Euro zone finance ministers will approve the next tranche of emergency aid for Greece on Saturday and discuss a second three-year financing plan for Athens on July 11, euro zone officials said.

The release of the 12 billion euro ($17 billion) tranche from the euro zone and the International Monetary Fund has been made possible after the Greek parliament passed austerity and reform laws on Wednesday and Thursday, removing the threat of a near-term debt default.

The conditions are now in place for a decision on the disbursement of the next tranche of financial assistance for Greece and for rapid progress on a second assistance package, European Commission President Jose Manuel Barroso and European Council President Herman van Rompuy said on Thursday.

But Germany, which funds much of the European Union part of Greece's bailouts, said the laws must be turned into action. Parliament's decisions are one thing and their implementation another, said Foreign Minister Guido Westerwelle.

The latter is what is most important, if we want to strengthen the common European house and Greece particularly, he told Greece's To Vima newspaper in an interview published on Saturday.

Athens has repeatedly failed to meet budget targets laid down in the first bailout agreed last year with the EU and International Monetary Fund, raising the risk that the crisis will spread across the euro zone.

Greece's second financing program is to run from 2011 to 2014 and will come on top of the existing 110 billion euro program.

The ministers are unlikely to give much new detail on the second financing program after their discussions, which were due to be held by telephone at 1600 GMT. Euro zone official sources said Saturday's conference call would focus on releasing the next tranche of aid for Greece, the fifth under last year's bailout.

The ministers will really focus the meeting on the fifth tranche. The fact that they are not meeting in person means that there are no major obstacles to decide on this, said one euro zone official, who asked not to be named.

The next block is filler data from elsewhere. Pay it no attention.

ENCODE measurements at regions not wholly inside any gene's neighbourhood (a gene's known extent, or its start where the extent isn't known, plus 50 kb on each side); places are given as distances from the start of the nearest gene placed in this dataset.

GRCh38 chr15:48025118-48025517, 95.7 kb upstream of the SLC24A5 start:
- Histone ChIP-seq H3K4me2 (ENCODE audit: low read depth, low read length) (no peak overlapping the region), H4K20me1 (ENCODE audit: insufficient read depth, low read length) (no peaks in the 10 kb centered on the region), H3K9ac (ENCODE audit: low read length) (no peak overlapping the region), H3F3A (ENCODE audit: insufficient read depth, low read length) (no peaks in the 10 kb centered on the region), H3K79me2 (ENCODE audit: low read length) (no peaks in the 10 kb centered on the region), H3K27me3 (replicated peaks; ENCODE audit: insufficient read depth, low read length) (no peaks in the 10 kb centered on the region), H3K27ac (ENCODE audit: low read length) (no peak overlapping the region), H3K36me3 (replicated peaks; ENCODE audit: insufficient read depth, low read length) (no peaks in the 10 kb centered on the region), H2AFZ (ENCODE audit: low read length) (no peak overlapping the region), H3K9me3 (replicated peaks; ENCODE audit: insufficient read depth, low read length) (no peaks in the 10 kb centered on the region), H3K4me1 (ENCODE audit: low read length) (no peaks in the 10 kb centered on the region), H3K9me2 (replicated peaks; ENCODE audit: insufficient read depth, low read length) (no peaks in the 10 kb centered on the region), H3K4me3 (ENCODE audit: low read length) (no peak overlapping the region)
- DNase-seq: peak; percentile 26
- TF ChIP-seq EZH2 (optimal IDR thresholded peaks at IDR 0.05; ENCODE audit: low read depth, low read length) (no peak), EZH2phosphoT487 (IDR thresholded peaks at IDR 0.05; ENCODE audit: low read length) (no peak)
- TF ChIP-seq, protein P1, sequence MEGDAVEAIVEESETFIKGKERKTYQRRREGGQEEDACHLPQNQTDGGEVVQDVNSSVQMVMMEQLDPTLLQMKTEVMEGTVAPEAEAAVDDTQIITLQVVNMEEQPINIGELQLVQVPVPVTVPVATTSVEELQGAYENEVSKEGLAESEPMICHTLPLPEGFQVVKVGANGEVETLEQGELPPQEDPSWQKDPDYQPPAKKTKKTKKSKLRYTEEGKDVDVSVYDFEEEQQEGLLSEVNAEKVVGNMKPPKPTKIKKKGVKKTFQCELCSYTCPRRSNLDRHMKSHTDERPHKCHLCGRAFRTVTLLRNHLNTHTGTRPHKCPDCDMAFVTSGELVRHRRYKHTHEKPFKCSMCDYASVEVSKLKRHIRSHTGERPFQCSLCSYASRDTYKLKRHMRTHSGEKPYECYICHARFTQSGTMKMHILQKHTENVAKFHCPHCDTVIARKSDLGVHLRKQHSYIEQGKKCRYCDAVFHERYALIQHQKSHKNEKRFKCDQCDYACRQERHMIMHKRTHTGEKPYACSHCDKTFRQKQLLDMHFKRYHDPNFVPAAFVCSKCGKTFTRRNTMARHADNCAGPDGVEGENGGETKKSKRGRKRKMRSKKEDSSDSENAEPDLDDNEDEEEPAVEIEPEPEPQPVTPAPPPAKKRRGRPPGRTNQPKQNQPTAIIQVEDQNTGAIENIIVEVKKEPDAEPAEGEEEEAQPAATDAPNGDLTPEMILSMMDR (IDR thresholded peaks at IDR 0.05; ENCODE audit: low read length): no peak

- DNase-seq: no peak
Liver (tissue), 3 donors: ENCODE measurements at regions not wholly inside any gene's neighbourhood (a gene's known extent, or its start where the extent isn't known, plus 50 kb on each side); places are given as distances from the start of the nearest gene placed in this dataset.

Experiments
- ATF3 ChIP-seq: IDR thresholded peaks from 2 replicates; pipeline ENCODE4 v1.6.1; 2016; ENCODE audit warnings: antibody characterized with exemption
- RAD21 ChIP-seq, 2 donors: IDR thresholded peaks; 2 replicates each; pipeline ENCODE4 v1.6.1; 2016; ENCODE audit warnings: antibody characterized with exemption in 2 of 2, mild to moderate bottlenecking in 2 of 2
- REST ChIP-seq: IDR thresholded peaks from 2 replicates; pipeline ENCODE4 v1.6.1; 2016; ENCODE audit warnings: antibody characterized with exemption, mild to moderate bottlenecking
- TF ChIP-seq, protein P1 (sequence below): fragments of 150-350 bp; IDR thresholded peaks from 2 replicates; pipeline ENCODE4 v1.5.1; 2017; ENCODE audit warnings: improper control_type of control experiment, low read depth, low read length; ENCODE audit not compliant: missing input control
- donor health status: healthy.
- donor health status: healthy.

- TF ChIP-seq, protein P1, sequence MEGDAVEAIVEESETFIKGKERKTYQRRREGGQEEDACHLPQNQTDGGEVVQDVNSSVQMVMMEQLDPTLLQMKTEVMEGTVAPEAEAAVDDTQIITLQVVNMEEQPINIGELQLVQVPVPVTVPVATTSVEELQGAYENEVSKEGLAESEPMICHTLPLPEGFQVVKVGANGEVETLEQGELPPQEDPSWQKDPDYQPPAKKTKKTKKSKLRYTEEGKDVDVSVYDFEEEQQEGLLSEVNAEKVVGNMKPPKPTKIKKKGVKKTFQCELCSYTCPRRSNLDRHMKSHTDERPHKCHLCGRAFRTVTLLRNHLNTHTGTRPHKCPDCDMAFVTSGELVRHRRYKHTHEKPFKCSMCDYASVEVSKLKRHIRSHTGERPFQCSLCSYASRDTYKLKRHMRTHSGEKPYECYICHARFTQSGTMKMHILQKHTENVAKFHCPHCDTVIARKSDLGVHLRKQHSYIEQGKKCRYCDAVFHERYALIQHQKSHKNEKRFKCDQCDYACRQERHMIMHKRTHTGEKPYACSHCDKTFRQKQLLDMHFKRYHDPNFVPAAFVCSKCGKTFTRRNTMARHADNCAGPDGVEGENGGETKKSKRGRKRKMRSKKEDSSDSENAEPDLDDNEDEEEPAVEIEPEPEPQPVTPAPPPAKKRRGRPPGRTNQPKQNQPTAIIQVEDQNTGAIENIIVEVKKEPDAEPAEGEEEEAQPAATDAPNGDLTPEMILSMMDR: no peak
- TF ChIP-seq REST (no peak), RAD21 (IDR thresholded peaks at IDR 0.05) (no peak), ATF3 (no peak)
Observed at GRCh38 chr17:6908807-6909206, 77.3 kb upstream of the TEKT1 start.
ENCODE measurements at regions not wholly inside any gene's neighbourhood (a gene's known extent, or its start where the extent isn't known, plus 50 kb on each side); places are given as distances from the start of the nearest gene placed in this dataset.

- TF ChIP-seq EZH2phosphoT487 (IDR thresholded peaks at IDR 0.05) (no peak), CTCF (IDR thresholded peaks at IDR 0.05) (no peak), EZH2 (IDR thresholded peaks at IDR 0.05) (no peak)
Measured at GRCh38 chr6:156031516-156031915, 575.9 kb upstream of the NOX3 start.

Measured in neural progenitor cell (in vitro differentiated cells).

EU leaders made a commitment to the second program at their last summit on June 23-24, which should satisfy the IMF's condition that the euro zone must promise to finance Greece 12 months ahead for the IMF to contribute.

They also said funding for the program would be from euro zone taxpayers but also from a substantial, voluntary contribution of private investors via a Greek debt rollover.

The additional external financing for Greece in that period, from both private and public money, could be about 80-90 billion euros, officials have said. Greece is expected to raise another 30 billion euros from privatisation in that time.

But there is growing concern among EU officials that the strictures being imposed on Greece, including 28 billion euros of austerity measures between now and 2015, are too harsh.

The finance minister for Poland, which has just taken over the six-month presidency of the European Union, suggested on Saturday that too much emphasis had been put on austerity and too little on growth in Greece.

The market still sees an 81 percent chance that Greece will eventually default, however, and German Finance Minister Wolfgang Schaeuble told Der Spiegel in an interview that Berlin was making preparations for such an event -- even though it does not expect it to happen.


On Saturday the finance ministers from the 17 countries using the euro and the President of the European Central Bank Jean-Claude Trichet are likely to discuss how much of the 80-90 billion euros could come from the private sector.

Private financial institutions held talks with finance ministry and central bank officials in euro zone countries last week to discuss under what conditions the private sector would be willing to help finance Greece and by how much.

The involvement of the private sector in the next package is a must for several euro zone countries as voters grow increasingly opposed to shouldering the burden of bailing out Greece on their own.

But private sector involvement must be voluntary to avoid triggering another downgrade of Greek debt to default status by ratings agencies, a development which could put the whole Greek banking sector at risk.

The Institute of International Finance, a global association of financial institutions, said on Friday that the private financial community is ready to engage in a voluntary, cooperative, transparent and broad-based effort to support Greece given its unique and exceptional circumstances.

Schaeuble has said German banks wanted to roll over 3.2 billion euros' worth of Greek bonds maturing to 2014.

French banks have reached an agreement on how to roll over part of their Greek debt holdings, French President Nicolas Sarkozy said, but did not indicate the total amount.

A further meeting on July 11 will help to finalize the second financing package for Greece, but some officials said they would not be surprised if the final decision were taken by finance ministers only in September.

(Additional reporting by Angeliki Koutantou in Athens, editing by Diana Abdallah)